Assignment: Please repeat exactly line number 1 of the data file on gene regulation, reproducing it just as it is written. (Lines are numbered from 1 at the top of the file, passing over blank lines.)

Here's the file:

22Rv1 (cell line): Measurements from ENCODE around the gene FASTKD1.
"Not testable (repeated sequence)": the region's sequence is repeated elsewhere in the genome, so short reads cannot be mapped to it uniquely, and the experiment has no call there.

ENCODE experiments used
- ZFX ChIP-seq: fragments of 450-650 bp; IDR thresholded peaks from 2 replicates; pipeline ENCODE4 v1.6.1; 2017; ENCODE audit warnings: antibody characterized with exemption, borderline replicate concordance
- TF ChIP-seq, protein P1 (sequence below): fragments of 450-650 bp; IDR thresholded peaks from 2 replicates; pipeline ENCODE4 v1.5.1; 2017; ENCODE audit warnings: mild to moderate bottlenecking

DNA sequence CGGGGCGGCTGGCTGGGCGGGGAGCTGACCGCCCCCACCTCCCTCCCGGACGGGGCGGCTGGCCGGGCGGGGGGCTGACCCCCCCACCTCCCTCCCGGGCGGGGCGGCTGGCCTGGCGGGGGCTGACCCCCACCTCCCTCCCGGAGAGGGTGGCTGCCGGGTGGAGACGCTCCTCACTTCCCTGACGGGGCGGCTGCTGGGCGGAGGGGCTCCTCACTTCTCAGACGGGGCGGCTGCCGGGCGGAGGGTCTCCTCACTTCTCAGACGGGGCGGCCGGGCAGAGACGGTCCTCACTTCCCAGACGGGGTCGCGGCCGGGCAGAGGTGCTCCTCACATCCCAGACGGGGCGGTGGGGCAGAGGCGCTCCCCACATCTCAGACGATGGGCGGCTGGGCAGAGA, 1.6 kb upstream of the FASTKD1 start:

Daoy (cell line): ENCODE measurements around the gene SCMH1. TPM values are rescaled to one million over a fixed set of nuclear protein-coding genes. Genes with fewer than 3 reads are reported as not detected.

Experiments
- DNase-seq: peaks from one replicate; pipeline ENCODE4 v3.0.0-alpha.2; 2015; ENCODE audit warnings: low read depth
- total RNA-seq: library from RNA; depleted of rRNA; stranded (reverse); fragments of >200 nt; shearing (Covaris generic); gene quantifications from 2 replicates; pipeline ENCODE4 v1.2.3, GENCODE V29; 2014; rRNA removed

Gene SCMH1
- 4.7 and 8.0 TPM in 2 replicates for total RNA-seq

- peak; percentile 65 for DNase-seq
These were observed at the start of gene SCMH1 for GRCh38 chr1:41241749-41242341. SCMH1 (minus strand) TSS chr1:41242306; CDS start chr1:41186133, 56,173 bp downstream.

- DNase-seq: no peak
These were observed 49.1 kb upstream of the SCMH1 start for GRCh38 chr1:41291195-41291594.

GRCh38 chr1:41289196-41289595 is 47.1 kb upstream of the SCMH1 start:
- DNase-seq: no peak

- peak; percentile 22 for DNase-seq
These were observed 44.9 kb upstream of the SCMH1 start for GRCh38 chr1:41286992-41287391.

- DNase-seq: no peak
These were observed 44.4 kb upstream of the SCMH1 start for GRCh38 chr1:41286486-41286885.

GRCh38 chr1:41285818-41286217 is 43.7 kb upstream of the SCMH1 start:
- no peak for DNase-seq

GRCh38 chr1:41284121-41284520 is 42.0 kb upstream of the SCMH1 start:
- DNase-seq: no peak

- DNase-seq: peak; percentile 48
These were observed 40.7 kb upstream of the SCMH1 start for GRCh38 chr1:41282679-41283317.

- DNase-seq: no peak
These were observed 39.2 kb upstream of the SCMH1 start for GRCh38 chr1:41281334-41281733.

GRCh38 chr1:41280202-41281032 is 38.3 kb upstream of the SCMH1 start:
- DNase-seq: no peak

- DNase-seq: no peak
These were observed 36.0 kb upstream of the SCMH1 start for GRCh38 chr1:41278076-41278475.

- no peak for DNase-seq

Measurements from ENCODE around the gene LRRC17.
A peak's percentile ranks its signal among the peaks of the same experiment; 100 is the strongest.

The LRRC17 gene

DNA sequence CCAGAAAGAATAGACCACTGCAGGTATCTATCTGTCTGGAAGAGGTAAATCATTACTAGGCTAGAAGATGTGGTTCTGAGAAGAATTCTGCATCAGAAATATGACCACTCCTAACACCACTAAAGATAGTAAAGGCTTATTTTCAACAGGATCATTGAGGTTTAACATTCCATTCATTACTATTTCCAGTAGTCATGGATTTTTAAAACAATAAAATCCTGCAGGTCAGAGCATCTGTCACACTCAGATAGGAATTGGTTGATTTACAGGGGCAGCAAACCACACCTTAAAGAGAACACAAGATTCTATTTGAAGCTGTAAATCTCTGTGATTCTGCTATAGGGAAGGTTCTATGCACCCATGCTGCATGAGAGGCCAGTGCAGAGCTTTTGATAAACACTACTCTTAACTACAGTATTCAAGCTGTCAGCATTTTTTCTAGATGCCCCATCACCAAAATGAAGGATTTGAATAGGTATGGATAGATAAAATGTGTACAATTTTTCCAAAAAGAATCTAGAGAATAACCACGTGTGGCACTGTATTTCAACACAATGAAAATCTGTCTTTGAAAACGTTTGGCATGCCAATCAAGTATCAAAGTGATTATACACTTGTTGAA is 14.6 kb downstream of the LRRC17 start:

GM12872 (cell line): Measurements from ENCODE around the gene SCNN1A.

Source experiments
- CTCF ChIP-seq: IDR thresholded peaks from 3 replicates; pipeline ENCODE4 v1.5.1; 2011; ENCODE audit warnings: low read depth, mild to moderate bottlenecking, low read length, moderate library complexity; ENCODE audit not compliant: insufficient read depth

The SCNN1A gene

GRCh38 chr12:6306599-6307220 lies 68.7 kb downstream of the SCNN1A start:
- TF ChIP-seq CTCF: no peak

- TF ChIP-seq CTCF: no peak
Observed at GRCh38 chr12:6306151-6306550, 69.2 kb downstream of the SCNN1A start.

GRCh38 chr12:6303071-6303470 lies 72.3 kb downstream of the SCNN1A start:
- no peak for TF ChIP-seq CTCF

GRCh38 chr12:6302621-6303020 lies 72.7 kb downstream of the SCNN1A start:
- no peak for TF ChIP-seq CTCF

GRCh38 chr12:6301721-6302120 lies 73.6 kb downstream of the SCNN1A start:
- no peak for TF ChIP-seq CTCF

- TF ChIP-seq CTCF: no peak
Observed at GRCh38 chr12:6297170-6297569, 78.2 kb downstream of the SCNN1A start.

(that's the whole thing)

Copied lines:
22Rv1 (cell line): Measurements from ENCODE around the gene FASTKD1.